Saturday, June 12, 2010

Kakadu Calling

Kakadu calling

You will all have heard of Kakadu National Park in the Northern Territory I’m sure, and many of you have no doubt visited this huge (1/2 the size of Tasmania) world heritage listed site. The Park borders can be reached in about 2 hours drive either from Katherine in the south (which is where we came from) or Darwin in the north. There is a town in the Park, called Jabiru (also the name of the species of stork common in these parts – large, dark blue and white plumage, very handsome birds), which is basically a mining service town because Kakadu is rich in (among other minerals) uranium. So it’s a classic example of the clash between exploitation and conservation. The latter seems to be winning currently, for example with the toppling of the Rio Tinto Jabiluka uranium mine proposal in 1998. The Park is owned by the aboriginal people and managed in partnership with the National Parks people.

I wasn’t quite sure what to expect at Kakadu: maybe more spectacular scenery, a plethora of wildlife, and rare plants. These things are here, but the real essence of Kakadu is the Aboriginal view of their land and their art (especially the rock art). And there are numerous opportunities to learn about these. In the 3 days we’ve been here, we have:

- checked out the Warradjan cultural centre (near Cooinda), and enjoyed a good couple of hours looking at displays on aboriginal culture and artefacts relating to the region. Good, informative stuff
- taken a boat cruise on an eerily silent and dark billabong under bright night stars. Our guide Jenny, a local indigenous person with her brother Doug, found white-bellied sea eagle, azure kingfisher (damned hard to see), freshwater croc (equally hard to see - very well concealed among the panadanus at the edge of the billabong) and a saltie sitting on a fallen tree trunk. A pretty typical ‘haul’ for water levels that are higher than usual for this time of year
- checked out the rock art at Nourlangie and Nanguluwur, the latter much less crowded because it involves a bit of a hike and the tour groups tend to give it a miss in favour of Nourlangie which is easy to reach. Age of the art is a bit of a guessing game – some is recent, 1960’s, though this is restoration work of older paintings; and there is some that is several thousand years old. Aboriginal rock drawings are the oldest continuous form of visual art anywhere in the world, and some of the best examples are right here.
- a big highlight, today we took a tour across into western Arnhem Land, to a town called Oenpelli where there is a renowned arts and crafts centre, and nearby a site called Injalak Hill which is covered in outstanding rock art examples. We had an older bloke from the local tribe lead us up the Hill and explain the various drawings and their meanings. Only possible to visit with a permit (if you know where to go and what to look for), or on an organised tour. Besides the amazing art work, the views of the East Alligator river floodplain and Arnhem, Land escarpment were amazing, and the bird life was fair bustling. Much more like what I had expected to see in Kakadu.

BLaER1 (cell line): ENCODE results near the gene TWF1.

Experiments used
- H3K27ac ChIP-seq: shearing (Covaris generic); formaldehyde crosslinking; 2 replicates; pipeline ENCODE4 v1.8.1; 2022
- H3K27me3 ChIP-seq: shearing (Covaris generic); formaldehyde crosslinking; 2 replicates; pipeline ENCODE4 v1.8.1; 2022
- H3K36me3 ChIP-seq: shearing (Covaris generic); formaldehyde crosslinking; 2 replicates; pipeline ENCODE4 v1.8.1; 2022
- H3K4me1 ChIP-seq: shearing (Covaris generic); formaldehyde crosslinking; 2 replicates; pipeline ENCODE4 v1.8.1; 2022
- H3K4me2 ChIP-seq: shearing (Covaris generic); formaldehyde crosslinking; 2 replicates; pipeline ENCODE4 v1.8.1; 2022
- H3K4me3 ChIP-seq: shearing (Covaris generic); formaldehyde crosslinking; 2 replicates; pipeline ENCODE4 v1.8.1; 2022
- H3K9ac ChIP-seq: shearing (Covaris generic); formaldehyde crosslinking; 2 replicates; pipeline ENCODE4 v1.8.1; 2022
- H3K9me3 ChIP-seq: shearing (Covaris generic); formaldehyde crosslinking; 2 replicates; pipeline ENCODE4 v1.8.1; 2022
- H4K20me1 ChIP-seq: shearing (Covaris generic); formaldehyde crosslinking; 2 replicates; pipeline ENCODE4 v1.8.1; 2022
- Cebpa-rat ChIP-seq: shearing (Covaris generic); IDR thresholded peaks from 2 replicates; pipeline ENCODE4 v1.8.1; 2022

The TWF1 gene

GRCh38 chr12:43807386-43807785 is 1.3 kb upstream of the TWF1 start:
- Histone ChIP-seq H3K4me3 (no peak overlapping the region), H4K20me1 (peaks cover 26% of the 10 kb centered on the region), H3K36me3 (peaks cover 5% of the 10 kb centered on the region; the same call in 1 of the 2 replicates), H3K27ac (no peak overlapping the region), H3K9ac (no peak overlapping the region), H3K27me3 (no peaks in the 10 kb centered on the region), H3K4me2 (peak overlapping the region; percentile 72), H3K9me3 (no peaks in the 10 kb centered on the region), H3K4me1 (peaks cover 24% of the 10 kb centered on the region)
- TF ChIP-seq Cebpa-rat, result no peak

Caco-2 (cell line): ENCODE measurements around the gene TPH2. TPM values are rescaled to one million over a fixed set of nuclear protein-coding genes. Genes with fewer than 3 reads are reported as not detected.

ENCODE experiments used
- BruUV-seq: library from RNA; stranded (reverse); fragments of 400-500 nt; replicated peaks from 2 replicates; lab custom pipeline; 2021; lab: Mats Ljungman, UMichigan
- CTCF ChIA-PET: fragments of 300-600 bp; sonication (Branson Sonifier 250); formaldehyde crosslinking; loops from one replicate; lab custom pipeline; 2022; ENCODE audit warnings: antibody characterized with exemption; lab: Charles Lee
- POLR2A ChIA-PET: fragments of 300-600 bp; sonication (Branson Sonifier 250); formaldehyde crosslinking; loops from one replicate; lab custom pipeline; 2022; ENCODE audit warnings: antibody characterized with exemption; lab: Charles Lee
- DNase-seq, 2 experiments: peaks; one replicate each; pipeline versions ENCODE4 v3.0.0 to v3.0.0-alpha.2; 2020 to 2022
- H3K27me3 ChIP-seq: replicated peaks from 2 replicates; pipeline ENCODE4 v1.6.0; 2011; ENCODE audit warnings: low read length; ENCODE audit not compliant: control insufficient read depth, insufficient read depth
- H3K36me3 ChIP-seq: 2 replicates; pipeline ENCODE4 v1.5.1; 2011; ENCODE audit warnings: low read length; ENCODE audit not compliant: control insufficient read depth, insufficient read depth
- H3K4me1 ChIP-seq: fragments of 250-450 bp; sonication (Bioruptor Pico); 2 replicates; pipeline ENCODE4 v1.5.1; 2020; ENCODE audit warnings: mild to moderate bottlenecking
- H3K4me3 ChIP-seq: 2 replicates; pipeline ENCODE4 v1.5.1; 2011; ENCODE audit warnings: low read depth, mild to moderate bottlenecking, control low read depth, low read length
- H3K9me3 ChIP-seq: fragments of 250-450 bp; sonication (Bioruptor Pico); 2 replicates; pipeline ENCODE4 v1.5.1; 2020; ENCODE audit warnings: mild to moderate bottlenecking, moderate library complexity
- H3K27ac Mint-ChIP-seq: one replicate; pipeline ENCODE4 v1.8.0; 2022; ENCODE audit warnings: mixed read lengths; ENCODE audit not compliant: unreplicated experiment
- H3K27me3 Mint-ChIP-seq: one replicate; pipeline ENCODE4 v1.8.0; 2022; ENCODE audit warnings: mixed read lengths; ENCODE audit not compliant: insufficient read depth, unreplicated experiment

We’ve also seen some great sites in Kakadu, especially Gunlom Falls, where we camped the first night and climbed to the top of the falls to swim in the pools above.

There’s lots of other interesting history here too, like wild buffaloes (used in early British settlements in Arnhem Land and released into the wild when those settlements failed), old uranium mines (there were about 12 active ones in the 1960’s, now all closed down, though the Ranger uranium mine near Jabiru continues), some pastoral leases, and of course the salt water crocodiles. One of the most recent episodes of croc-feeding-on-human in Oz was in 2002 at a billabong adjacent to the one where we did our night tour – a German tourist, swimming in the billabong along with fellow tour members on the advice of their tour guide (would you believe). Nah, not a good idea. Several of the Park sites are still closed because of the late rains and high water levels in creeks and rivers, which means crocs are still to be found in waterholes like Jim Jim Falls, and Twin Falls. The rangers have to find them all, trap them and move them out before they’ll re-open these sites, which will take another 3 weeks or so, we are told.

Tomorrow we head for Darwin for 3-4 days, where we will catch up with Vicky and Mark Connolly who are flying over from Brisbane to join us. After Darwin, we are heading to Garig Gunak Barlu National Park, which is NE of Darwin, and requires a permit to enter (check it out on Google). Only 15 vehicles are allowed in the Park at any one time and we have been lucky enough to get a slot. It is on the coast, and has pristine coastal scenery and some pretty agonising history of failed British settlements from the mid 1800’s.

So, we won’t be on-line again until more than week from today. In the meantime, hope all is well with you and yours


The Chappies

Gunlom Falls

Nanguluwur rock art

Ooops. This is Cahills Crossing, over East Alligator River, into Arnhem Land. The vehicle belonged to some Oenpelli fellas who were crossing back to Jabiru to buy grog (Oenpelli is a dry community) with HIGH tide flowing out - doh, got washed off.

Brolgas, on E Alligator River floodplain

Injalak Hill rock art

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